3 Nutrition Lessons I Wish I Learned Earlier
When I started on my nutrition journey I was excited to learn all of the fancy science stuff. I figured in order to know how to eat well you needed to know all of the minute details of food, what nutrients are important and how the body works. Although I did learn all of those things at school, I think some of the most important lessons I’ve learned have nothing to do with my education. In fact, some of the most important lessons I’ve learned are ones I picked up along the way, and the same ones that I want others to learn too. So here are the 3 nutrition lessons I wish I learned earlier.
1. What you eat is more important than how much.
I wish I’d never heard of calories or serving sizes. I hate them. The reason I dislike them so much is because they are SO confusing. As a kid, I would just eat. I would eat because I was hungry, and when I wasn’t hungry I wouldn’t eat. It wasn’t until high school (or some time around then) that I discovered calories. Although I don’t remember the exact moment, I’m sure it was in some health magazine article about what celebrities eat in a day. “Egg whites for breakfast, salad for lunch, a handful of almonds for a snack and salmon for dinner = 1,200 calories and you can look like Jennifer Aniston too!”. WTF. Look, I love Jennifer Aniston, but why do I care how many calories she eats per day!?! In fact, I’ve already dedicated an entire blog post to why I hate calories and why I think calorie counting is unnecessary. Not only does your body not work like a computer and not all calories are created equal, but what you eat is far more important than how many calories are in it. Real talk, if you are standing in the grocery store aisle comparing calorie counts on granola bars you have completely missed the mark. I know that sounds rough, but I say it from a place of love because I used to do this myself all of the time.
The goal of eating is to seek nutrients, not avoid calories. Therefore, the quality of the food you eat far outweighs how many calories it contains. Eating a baked potato is not the same as eating chips, although they both come from potatoes. Not only does real food contain more nutrients, but it is more satiating and therefore you don’t need to eat as much. Although both chips and baked potatoes are made from potatoes, you could probably eat an entire bag of potato chips (and then some), however, after one or two baked potatoes, you would probably be good to go. That’s because real food is nourishing and satisfying, so in the end, you end up eating less of it and, therefore, fewer calories anyway. So instead of counting your calories, put your calculator away, and focus on eating whole foods instead.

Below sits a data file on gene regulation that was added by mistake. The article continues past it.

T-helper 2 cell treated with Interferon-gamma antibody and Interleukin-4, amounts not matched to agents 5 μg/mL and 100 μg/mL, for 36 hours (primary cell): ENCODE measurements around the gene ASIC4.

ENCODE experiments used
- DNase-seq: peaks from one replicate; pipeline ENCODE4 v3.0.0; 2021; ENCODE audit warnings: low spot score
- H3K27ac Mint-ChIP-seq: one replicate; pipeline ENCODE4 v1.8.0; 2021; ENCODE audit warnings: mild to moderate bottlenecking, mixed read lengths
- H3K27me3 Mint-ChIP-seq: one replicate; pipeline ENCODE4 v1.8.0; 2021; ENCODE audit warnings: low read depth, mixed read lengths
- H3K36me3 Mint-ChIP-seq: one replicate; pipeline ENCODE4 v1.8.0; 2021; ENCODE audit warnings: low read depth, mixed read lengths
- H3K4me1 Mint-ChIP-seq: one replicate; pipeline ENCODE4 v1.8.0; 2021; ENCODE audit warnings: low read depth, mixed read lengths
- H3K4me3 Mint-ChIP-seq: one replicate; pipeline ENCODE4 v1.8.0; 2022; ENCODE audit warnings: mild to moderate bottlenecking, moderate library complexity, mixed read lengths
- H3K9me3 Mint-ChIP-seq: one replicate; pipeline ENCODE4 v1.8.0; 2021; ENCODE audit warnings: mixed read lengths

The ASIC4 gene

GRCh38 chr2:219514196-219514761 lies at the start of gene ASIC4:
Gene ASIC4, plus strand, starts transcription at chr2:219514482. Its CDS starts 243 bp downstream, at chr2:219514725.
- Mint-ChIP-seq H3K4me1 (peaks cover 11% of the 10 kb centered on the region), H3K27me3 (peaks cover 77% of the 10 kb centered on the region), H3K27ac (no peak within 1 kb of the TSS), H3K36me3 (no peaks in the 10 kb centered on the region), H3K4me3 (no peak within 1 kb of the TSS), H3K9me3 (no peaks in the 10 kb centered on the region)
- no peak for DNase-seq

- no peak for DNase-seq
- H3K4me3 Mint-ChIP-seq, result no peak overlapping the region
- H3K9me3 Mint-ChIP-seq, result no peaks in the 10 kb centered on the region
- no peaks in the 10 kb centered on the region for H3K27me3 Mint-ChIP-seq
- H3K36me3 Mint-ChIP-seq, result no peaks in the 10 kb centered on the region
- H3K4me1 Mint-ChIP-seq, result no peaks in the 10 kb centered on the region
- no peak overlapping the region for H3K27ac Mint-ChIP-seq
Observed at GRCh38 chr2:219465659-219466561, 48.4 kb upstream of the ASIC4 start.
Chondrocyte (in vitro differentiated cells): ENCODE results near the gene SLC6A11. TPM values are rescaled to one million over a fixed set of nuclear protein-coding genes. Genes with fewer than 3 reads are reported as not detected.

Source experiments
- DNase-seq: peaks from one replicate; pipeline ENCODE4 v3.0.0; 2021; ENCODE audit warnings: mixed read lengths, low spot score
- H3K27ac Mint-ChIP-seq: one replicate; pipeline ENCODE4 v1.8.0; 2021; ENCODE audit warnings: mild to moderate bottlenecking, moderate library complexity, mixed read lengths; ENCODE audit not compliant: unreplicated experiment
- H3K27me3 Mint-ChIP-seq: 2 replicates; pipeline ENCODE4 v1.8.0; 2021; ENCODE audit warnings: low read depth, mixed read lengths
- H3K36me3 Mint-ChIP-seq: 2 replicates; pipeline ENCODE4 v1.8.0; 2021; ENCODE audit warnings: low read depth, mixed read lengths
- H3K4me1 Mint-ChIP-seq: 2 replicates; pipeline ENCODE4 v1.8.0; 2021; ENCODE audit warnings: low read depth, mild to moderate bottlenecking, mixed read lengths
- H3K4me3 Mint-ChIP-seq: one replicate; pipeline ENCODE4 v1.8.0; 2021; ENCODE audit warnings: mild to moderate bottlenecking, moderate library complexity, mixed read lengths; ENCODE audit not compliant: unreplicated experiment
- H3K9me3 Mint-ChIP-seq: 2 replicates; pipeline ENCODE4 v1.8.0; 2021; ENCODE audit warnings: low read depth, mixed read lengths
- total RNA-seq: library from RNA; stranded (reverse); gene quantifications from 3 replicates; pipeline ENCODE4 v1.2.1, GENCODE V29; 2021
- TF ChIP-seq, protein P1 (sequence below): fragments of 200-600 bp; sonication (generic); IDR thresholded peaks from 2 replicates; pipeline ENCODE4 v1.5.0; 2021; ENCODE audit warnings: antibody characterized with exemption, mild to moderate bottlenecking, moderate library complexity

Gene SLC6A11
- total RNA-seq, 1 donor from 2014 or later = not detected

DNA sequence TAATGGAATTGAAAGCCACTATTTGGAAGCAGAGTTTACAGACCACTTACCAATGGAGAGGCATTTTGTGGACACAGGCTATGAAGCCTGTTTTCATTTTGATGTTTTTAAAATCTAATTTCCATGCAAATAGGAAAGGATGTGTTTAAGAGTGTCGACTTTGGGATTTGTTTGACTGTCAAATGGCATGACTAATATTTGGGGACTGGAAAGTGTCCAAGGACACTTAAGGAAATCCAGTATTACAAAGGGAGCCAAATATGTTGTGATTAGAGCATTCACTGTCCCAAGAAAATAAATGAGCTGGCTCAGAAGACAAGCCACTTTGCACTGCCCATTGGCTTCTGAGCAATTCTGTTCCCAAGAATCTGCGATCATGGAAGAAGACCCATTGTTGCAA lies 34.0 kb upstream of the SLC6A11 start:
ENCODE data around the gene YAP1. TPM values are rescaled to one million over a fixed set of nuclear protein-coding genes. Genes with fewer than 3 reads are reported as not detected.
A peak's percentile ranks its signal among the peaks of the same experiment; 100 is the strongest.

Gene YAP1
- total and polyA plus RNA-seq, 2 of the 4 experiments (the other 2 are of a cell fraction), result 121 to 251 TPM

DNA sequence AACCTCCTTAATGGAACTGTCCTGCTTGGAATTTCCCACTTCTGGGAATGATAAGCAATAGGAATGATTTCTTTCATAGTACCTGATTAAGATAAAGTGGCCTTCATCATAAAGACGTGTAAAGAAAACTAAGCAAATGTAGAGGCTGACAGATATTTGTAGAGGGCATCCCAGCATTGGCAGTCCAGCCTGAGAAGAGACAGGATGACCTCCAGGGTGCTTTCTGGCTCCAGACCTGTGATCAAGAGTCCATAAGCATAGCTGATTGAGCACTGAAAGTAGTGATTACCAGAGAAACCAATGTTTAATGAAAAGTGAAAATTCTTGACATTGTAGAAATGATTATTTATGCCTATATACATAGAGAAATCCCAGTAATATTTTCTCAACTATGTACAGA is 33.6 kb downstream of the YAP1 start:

2. Your body is the best coach you’ll ever have.
I have read endless health magazines, followed numerous health “gurus” and read hundreds of nutrition books. Did I learn from all of this information? Absolutely. Did I get all of the answers I needed? No. That’s because the truth is that no matter how many people you talk to or how many nutrition experts you listen to, you already have the very best coach you will ever get – your own body. There is literally nobody else out there that knows more about what is going on with you than your own body, so you need to learn to listen.
I know people joke and say things like “Well, my body is telling me it wants donuts!”, and although that’s cute and funny, it’s not what it’s telling you. You’re either not actually listening or still haven’t quite figured out how to listen. The concept of “listening to your body” might seem weird or sound like hippy witchcraft, but it’s not as complicated as it seems. Listening to your body is not listening for a loud voice from the heavens, but rather it is paying attention to little cues that your body gives you on a daily basis. For instance; you feel tired, you’re not sleeping well, you are grumpier than usual, your joints are aching, you bloat after every meal, you don’t have regular bowel movements, your skin is bad, you get sick every month, etc… Honestly, there are SO many ways that your body talks to you, you just need to pay attention. These ‘things’ don’t just happen to your body to happen, they happen for an actual reason, and if you can pay attention you have the opportunity to address them and feel better.
3. Indulgence is an important part of health.
There is no perfect diet. I wish someone had explained this to me years ago. You are never going to eat 100% perfectly all of the time for the rest of your life – that is not realistic. And it’s also not fun. Chocolate, ice cream, wine and wedding cake are some of my favourite things and it is ok for me to enjoy them. In fact, I should enjoy them, and when I do, I need to understand that I am not a bad person, I didn’t do anything wrong, I am just living my life. I spent years beating myself up every time I ate a treat, telling myself I was bad or feeling like I had done something wrong. I would convince myself I needed to go to the gym after a night of eating and drinking because I needed to “work it off” or pay for my sins. What a bunch of wasted time.
Do I now eat chocolate, ice cream, wine and wedding cake every day? No, absolutely not, but when I do, I just do, because it’s ok. I don’t tell myself I can’t have it, because I can, I’m a grown-ass adult and I can do what I want. I just don’t need to eat it all of the time because I savour it when I do. Instead, I foucs on eating whole foods because I listen to my body, and when I want a treat I have it, and that doesn’t make me a bad person, it simply makes me human.